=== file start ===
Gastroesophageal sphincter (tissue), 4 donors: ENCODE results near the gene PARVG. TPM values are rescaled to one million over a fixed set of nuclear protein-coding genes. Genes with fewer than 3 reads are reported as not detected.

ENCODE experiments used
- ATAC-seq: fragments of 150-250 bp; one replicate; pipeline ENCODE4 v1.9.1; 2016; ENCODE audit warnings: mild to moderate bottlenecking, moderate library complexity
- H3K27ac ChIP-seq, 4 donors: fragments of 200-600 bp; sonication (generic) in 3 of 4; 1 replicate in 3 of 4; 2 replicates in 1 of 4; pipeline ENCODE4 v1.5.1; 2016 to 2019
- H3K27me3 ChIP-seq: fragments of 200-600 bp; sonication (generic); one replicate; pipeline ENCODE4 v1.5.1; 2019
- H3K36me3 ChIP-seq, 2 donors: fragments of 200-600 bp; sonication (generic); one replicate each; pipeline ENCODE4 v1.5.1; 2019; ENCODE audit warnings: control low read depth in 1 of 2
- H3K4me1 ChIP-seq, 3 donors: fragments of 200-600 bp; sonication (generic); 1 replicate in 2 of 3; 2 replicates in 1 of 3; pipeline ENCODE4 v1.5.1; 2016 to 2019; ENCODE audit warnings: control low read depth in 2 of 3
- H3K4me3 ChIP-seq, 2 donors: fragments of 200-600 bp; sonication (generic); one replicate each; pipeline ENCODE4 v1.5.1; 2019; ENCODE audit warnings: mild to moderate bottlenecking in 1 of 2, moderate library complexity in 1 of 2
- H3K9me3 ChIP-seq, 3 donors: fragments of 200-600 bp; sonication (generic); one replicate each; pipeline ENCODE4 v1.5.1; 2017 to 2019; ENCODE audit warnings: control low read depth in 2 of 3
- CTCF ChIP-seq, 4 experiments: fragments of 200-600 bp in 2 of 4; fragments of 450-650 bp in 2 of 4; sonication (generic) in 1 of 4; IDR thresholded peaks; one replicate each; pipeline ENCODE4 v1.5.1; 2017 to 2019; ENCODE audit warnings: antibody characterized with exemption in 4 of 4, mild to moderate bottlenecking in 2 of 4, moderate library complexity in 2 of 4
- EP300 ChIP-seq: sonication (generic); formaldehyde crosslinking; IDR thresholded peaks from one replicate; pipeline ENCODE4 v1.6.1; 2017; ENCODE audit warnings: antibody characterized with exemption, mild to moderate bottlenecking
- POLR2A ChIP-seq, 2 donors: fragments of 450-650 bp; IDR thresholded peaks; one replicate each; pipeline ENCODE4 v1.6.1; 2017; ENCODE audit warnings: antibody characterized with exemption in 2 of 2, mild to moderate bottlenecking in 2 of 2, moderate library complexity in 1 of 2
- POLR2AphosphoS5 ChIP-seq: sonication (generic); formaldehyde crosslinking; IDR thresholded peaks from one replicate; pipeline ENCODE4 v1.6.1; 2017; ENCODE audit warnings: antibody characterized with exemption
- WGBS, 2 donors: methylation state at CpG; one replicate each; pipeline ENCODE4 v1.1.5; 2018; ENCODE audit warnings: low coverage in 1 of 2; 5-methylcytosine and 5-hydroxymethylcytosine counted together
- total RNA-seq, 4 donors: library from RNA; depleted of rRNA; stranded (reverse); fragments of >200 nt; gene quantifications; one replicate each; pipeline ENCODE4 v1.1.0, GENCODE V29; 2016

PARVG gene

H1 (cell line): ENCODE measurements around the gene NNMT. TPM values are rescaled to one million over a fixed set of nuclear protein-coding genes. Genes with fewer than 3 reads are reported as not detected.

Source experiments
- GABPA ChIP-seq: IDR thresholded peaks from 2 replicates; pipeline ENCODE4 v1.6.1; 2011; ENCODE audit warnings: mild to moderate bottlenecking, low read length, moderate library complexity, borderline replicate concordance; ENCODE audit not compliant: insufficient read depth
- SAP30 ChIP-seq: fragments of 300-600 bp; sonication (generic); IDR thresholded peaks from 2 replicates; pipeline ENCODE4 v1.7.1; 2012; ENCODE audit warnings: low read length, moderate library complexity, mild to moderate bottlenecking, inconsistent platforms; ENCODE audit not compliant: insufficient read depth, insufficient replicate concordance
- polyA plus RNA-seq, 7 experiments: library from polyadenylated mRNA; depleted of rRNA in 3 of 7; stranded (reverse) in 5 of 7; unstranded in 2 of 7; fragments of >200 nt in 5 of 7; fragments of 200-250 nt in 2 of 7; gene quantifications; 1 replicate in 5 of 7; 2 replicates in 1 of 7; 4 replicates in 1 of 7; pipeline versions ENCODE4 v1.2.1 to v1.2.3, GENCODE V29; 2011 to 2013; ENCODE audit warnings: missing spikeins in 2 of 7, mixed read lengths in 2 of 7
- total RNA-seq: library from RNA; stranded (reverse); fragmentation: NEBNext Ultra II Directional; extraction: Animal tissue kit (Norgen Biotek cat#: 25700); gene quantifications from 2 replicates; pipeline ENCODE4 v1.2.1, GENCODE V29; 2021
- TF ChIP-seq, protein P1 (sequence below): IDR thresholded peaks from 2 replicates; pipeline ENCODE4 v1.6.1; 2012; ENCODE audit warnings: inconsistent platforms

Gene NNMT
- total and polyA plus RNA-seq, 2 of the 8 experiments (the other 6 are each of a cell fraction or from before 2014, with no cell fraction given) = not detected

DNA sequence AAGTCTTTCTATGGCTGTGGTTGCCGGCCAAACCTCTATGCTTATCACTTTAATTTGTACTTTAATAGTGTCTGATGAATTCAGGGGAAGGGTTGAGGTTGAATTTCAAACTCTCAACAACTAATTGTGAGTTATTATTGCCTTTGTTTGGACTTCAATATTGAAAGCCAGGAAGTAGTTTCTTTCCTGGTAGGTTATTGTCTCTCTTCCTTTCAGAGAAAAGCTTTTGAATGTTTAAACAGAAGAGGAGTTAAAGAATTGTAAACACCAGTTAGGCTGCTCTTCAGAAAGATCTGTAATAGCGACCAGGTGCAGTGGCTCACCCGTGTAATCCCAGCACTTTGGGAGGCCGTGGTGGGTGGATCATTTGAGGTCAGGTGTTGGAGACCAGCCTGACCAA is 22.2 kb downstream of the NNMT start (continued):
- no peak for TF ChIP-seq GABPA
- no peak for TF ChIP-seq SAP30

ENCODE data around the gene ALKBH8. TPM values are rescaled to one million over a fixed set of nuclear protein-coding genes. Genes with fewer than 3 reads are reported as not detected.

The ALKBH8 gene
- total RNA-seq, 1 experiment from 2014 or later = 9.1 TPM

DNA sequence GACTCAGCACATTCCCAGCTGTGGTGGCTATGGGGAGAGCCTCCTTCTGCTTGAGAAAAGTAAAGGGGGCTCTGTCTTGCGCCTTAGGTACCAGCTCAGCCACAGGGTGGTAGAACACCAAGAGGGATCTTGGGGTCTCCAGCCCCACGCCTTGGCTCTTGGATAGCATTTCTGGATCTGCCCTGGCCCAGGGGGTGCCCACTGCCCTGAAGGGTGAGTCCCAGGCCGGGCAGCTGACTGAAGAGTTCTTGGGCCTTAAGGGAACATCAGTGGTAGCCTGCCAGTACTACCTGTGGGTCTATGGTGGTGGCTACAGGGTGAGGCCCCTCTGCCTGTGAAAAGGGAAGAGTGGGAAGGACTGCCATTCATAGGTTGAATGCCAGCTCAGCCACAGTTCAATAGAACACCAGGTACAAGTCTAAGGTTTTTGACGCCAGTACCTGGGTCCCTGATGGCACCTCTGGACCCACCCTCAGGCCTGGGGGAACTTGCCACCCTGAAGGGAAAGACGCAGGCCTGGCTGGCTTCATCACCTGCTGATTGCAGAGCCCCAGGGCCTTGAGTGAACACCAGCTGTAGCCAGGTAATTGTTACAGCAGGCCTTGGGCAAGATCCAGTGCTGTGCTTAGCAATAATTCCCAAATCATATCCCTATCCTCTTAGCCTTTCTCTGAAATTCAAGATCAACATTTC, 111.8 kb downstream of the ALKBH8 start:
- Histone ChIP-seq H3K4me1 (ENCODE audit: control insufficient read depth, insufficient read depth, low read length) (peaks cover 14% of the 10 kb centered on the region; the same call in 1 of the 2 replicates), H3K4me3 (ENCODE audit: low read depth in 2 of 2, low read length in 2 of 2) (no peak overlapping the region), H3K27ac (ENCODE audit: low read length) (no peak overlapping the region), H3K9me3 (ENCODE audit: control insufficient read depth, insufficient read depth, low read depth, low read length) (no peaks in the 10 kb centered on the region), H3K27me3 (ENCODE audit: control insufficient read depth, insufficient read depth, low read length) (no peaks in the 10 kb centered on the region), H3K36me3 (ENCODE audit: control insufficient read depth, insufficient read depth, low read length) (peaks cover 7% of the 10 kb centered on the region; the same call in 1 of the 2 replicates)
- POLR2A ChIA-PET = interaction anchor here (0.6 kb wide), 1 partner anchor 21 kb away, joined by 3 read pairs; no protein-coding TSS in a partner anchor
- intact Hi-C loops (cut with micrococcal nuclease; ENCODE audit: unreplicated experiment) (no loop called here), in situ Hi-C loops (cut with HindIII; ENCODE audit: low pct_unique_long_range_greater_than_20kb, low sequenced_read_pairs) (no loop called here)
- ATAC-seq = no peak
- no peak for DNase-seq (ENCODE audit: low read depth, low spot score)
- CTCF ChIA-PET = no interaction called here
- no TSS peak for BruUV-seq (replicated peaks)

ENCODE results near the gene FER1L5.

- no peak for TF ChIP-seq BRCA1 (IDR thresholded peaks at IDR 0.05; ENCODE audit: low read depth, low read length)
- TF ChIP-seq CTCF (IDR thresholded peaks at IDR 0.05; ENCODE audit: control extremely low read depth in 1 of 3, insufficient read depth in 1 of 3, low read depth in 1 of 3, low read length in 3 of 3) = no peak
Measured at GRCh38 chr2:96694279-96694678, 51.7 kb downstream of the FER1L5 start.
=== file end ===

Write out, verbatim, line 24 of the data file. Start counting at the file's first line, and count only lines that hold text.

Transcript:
Gene NNMT